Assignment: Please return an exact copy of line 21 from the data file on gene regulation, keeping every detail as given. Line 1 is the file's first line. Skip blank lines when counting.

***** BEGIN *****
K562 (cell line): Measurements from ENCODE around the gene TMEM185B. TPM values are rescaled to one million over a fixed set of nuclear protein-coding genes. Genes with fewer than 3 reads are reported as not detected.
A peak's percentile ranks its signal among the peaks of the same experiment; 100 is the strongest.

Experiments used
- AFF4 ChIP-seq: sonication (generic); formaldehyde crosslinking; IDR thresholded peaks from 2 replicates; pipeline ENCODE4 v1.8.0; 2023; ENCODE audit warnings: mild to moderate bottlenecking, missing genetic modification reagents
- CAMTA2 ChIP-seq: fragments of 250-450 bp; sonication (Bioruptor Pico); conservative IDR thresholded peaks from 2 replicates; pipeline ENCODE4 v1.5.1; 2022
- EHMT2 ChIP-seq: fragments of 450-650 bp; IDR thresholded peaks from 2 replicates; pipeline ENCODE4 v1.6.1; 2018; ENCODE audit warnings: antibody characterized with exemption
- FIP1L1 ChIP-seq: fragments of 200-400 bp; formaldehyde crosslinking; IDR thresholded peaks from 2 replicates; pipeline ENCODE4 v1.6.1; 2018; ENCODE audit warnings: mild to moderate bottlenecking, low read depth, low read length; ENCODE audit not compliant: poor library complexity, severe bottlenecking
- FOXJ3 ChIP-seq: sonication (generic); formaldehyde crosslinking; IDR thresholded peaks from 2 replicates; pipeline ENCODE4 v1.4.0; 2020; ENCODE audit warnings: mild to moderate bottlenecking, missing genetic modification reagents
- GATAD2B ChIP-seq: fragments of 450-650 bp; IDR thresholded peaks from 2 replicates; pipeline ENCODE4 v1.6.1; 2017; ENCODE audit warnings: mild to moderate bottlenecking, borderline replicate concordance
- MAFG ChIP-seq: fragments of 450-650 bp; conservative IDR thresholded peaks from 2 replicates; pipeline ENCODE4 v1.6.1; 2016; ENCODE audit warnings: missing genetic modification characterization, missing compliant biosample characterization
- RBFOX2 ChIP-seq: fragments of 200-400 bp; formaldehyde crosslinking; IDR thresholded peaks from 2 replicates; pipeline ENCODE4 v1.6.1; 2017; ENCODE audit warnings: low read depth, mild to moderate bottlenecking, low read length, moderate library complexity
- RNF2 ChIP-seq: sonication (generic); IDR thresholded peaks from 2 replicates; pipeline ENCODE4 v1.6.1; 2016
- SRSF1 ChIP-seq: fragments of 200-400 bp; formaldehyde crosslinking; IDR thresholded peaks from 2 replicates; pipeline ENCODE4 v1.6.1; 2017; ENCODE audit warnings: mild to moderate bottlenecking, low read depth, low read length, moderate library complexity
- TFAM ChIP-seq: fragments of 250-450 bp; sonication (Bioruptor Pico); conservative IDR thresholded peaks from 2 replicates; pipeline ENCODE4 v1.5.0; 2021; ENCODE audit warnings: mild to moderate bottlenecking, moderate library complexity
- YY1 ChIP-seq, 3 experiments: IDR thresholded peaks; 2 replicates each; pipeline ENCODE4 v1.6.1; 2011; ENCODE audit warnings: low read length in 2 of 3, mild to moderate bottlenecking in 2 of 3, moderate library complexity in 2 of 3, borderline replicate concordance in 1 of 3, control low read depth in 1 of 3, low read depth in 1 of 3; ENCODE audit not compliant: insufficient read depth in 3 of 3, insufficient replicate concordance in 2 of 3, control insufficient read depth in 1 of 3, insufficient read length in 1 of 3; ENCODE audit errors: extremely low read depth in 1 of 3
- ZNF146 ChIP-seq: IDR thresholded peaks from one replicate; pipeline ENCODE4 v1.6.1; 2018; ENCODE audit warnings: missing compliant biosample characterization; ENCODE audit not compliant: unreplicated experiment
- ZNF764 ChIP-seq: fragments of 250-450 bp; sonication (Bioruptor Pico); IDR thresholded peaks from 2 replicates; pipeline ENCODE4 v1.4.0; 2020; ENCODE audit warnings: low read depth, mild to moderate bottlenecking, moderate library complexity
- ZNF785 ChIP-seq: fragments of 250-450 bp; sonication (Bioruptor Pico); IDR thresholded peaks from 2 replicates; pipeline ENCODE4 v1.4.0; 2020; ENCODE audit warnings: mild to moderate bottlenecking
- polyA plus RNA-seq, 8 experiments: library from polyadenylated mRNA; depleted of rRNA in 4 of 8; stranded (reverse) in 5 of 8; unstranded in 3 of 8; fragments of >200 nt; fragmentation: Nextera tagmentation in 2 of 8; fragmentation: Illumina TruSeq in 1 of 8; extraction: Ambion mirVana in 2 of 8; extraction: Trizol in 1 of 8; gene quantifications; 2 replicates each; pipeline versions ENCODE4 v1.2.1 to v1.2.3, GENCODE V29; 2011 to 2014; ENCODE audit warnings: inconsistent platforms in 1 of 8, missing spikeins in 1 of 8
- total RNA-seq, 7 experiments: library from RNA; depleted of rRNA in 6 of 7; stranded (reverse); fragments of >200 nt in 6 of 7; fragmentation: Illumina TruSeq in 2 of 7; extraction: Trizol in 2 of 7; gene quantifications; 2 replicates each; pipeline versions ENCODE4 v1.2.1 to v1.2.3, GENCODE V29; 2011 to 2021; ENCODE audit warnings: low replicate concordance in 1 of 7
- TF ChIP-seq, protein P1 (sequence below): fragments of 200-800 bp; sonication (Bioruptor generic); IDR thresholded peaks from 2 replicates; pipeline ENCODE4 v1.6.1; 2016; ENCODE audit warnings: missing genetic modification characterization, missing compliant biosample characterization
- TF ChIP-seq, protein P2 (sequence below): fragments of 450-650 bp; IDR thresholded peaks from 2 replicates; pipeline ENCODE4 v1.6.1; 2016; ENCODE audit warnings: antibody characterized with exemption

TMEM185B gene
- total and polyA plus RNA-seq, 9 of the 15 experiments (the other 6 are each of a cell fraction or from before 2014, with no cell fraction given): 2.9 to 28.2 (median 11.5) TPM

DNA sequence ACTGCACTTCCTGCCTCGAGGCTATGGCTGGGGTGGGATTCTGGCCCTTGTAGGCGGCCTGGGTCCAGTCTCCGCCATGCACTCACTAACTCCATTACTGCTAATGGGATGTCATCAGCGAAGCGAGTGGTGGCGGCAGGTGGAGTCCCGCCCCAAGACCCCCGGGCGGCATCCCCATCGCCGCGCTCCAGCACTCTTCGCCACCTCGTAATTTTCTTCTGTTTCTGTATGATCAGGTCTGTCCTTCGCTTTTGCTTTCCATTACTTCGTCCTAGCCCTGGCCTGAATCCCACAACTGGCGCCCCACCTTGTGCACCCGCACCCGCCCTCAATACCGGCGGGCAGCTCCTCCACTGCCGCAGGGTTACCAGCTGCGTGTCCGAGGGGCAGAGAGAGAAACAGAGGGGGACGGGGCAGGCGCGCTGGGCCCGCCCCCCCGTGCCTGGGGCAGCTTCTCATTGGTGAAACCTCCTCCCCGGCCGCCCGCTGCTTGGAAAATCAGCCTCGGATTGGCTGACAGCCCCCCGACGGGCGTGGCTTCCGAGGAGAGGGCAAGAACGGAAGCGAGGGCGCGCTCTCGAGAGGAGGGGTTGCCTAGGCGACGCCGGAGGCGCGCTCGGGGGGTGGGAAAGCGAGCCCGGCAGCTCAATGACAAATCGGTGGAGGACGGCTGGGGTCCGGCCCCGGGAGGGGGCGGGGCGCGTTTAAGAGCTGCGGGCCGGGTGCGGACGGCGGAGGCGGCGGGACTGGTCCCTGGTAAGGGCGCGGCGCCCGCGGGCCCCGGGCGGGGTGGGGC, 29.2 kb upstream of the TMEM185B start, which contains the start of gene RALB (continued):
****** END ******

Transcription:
- TF ChIP-seq, protein P1 (sequence below): fragments of 200-800 bp; sonication (Bioruptor generic); IDR thresholded peaks from 2 replicates; pipeline ENCODE4 v1.6.1; 2016; ENCODE audit warnings: missing genetic modification characterization, missing compliant biosample characterization